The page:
If you’ve ever run a Facebook page, you’re probably aware of just how clunky scheduling posts can be on the platform.
That’s why third-party tools for Facebook publishing exist.
You may have heard various people warn you about using third-party tools on Facebook, but do these tools actually have a negative impact on reach?
The short answer is: no.
When it comes to posting content to Facebook, whether you post via a third-party tool or directly through Facebook, it doesn’t really make a difference.
In most cases, third-party tools are a fantastic choice because they offer more features than when posting natively through Facebook. If you’re concerned about improving your Facebook reach, let’s take a look at the things that actually make a difference.
Focus on publishing great content
Facebook, like just about every social media platform under the sun, is all about content. If you’re posting an image, make sure it’s correctly optimised for the platform to which you are posting. Avoid poorly cropped and blurry images, and don’t fill your photos with too much text. And the same goes for your videos. Maximising your reach is all about creating the best content you can, optimised for its specific platform.
Consider when to publish your content
In a similar vein to publishing great content, you need to consider when to publish. Do some research into when your audience is most active on Facebook and when they’re most likely to engage with your content. This might require a little bit of A/B testing, but doing the leg work now will save you time, stress, and money in the long run.
Is my content relevant to my business?
There’s no point posting funny cat pictures, just because people like them. Make sure the content you are posting is related to your business. Even tenuous links can work; just make sure there is a point and a connection to your business somewhere in there!
Does each post have a clear call-to-action?
Look at your posts and see how many ask the audience to do something. It could be asking them to leave a comment, choose a reaction, share the post, visit your website, find out more, or even get in touch. People love direction and will often respond well if you ask them to do something specific.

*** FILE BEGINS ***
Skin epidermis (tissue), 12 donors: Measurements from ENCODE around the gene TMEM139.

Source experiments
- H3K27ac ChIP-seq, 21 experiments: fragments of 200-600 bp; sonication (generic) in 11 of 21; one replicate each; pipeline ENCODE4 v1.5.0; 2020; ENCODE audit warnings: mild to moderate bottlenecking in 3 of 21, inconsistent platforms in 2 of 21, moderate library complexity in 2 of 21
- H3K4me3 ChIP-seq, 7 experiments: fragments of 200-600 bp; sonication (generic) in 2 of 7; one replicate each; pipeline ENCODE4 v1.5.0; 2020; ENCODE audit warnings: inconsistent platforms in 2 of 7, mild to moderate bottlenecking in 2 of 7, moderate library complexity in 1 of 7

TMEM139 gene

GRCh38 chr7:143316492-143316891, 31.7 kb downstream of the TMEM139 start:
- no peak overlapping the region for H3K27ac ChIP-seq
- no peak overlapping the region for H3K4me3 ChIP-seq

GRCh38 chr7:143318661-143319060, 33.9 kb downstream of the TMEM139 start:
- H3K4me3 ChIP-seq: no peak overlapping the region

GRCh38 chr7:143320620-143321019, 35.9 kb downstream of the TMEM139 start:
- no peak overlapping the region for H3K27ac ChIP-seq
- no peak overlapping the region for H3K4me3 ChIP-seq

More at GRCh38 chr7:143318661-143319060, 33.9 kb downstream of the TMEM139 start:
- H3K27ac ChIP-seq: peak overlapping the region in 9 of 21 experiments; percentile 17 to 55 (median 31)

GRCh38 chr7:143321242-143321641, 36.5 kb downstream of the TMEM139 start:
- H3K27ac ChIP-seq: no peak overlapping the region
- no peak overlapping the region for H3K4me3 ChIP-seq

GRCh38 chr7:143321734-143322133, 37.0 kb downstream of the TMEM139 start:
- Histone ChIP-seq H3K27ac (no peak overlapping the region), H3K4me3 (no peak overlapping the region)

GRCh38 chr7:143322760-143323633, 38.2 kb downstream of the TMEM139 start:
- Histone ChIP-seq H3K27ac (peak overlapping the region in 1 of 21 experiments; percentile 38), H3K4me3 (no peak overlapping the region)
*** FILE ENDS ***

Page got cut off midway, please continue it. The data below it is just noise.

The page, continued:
Am I being too salesy?
No one likes too much sales-speak. There’s a general rule that you should only post promotional content 20% of the time, and the other 80% should be informational, inspirational, humourous, and sharing other content.
Am I providing value?
Social media is all about providing value to your audience. Every single thing you do on social media, specifically Facebook, should provide some kind of value to your audience. If you can’t see the value in the kind of posts you’re creating, why would someone else?
Dive into your content and see how much value each post provides to your audience. Are you sharing tips and advice or are you just selling to them?
How did the third-party tool rumours start?
Back in the day, Facebook did actively admit that they prioritised posts scheduled and published on their own platform over those who used third-party tools to publish posts. Some publishers were reporting drops in engagement of up to 80%, but that’s a thing of the past.
Then in late 2011, Facebook’s developer consultant, Matt Trainer, announced that t they:
“…recently made a fix that added more signals to detect good quality posting behavior. This should improve the situation with the distribution of posts coming from third-party apps in the News Feed.”
Do you see? It’s all about good quality content and quality posting behaviour.
The best third-party tools for publishing
If you’re considering a third-party tool to help you out with publishing your Facebook content, consider the following: